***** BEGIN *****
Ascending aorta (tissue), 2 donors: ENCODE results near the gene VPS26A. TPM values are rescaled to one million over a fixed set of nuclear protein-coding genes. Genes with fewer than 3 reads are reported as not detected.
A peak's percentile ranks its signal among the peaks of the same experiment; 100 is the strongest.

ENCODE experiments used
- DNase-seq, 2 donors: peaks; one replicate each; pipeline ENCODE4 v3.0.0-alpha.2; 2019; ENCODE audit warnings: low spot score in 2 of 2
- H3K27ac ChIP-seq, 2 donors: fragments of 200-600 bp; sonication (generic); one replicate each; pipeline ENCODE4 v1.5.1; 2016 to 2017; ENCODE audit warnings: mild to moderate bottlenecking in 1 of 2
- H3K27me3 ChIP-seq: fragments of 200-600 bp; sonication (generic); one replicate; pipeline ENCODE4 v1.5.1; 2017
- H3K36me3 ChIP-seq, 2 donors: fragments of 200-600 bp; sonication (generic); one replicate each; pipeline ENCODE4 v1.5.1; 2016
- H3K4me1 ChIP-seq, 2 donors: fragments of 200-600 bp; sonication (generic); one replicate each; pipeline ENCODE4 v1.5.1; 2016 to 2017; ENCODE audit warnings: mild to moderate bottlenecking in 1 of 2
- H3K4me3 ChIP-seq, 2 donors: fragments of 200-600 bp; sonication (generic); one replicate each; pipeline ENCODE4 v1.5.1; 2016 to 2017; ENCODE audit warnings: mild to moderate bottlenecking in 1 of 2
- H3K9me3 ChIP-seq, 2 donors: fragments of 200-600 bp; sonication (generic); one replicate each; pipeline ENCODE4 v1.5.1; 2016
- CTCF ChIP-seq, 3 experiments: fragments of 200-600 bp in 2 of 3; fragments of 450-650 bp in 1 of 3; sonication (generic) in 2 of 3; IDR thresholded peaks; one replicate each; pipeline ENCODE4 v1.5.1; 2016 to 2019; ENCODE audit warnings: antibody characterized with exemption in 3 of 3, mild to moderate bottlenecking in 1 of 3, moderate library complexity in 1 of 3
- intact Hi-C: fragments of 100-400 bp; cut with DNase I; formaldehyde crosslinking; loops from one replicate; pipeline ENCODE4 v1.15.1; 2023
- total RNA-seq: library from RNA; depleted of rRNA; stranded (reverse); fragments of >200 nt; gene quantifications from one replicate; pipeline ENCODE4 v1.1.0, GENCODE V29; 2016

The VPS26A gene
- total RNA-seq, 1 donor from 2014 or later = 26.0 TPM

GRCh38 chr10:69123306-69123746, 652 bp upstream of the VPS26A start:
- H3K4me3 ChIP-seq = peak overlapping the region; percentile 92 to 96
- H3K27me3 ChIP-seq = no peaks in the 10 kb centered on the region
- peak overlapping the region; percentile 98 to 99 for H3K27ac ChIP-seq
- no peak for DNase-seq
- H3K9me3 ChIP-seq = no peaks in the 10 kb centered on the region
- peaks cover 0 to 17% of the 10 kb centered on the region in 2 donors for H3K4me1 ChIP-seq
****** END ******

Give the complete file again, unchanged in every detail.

Ascending aorta (tissue), 2 donors: ENCODE results near the gene VPS26A. TPM values are rescaled to one million over a fixed set of nuclear protein-coding genes. Genes with fewer than 3 reads are reported as not detected.
A peak's percentile ranks its signal among the peaks of the same experiment; 100 is the strongest.

ENCODE experiments used
- DNase-seq, 2 donors: peaks; one replicate each; pipeline ENCODE4 v3.0.0-alpha.2; 2019; ENCODE audit warnings: low spot score in 2 of 2
- H3K27ac ChIP-seq, 2 donors: fragments of 200-600 bp; sonication (generic); one replicate each; pipeline ENCODE4 v1.5.1; 2016 to 2017; ENCODE audit warnings: mild to moderate bottlenecking in 1 of 2
- H3K27me3 ChIP-seq: fragments of 200-600 bp; sonication (generic); one replicate; pipeline ENCODE4 v1.5.1; 2017
- H3K36me3 ChIP-seq, 2 donors: fragments of 200-600 bp; sonication (generic); one replicate each; pipeline ENCODE4 v1.5.1; 2016
- H3K4me1 ChIP-seq, 2 donors: fragments of 200-600 bp; sonication (generic); one replicate each; pipeline ENCODE4 v1.5.1; 2016 to 2017; ENCODE audit warnings: mild to moderate bottlenecking in 1 of 2
- H3K4me3 ChIP-seq, 2 donors: fragments of 200-600 bp; sonication (generic); one replicate each; pipeline ENCODE4 v1.5.1; 2016 to 2017; ENCODE audit warnings: mild to moderate bottlenecking in 1 of 2
- H3K9me3 ChIP-seq, 2 donors: fragments of 200-600 bp; sonication (generic); one replicate each; pipeline ENCODE4 v1.5.1; 2016
- CTCF ChIP-seq, 3 experiments: fragments of 200-600 bp in 2 of 3; fragments of 450-650 bp in 1 of 3; sonication (generic) in 2 of 3; IDR thresholded peaks; one replicate each; pipeline ENCODE4 v1.5.1; 2016 to 2019; ENCODE audit warnings: antibody characterized with exemption in 3 of 3, mild to moderate bottlenecking in 1 of 3, moderate library complexity in 1 of 3
- intact Hi-C: fragments of 100-400 bp; cut with DNase I; formaldehyde crosslinking; loops from one replicate; pipeline ENCODE4 v1.15.1; 2023
- total RNA-seq: library from RNA; depleted of rRNA; stranded (reverse); fragments of >200 nt; gene quantifications from one replicate; pipeline ENCODE4 v1.1.0, GENCODE V29; 2016

The VPS26A gene
- total RNA-seq, 1 donor from 2014 or later = 26.0 TPM

GRCh38 chr10:69123306-69123746, 652 bp upstream of the VPS26A start:
- H3K4me3 ChIP-seq = peak overlapping the region; percentile 92 to 96
- H3K27me3 ChIP-seq = no peaks in the 10 kb centered on the region
- peak overlapping the region; percentile 98 to 99 for H3K27ac ChIP-seq
- no peak for DNase-seq
- H3K9me3 ChIP-seq = no peaks in the 10 kb centered on the region
- peaks cover 0 to 17% of the 10 kb centered on the region in 2 donors for H3K4me1 ChIP-seq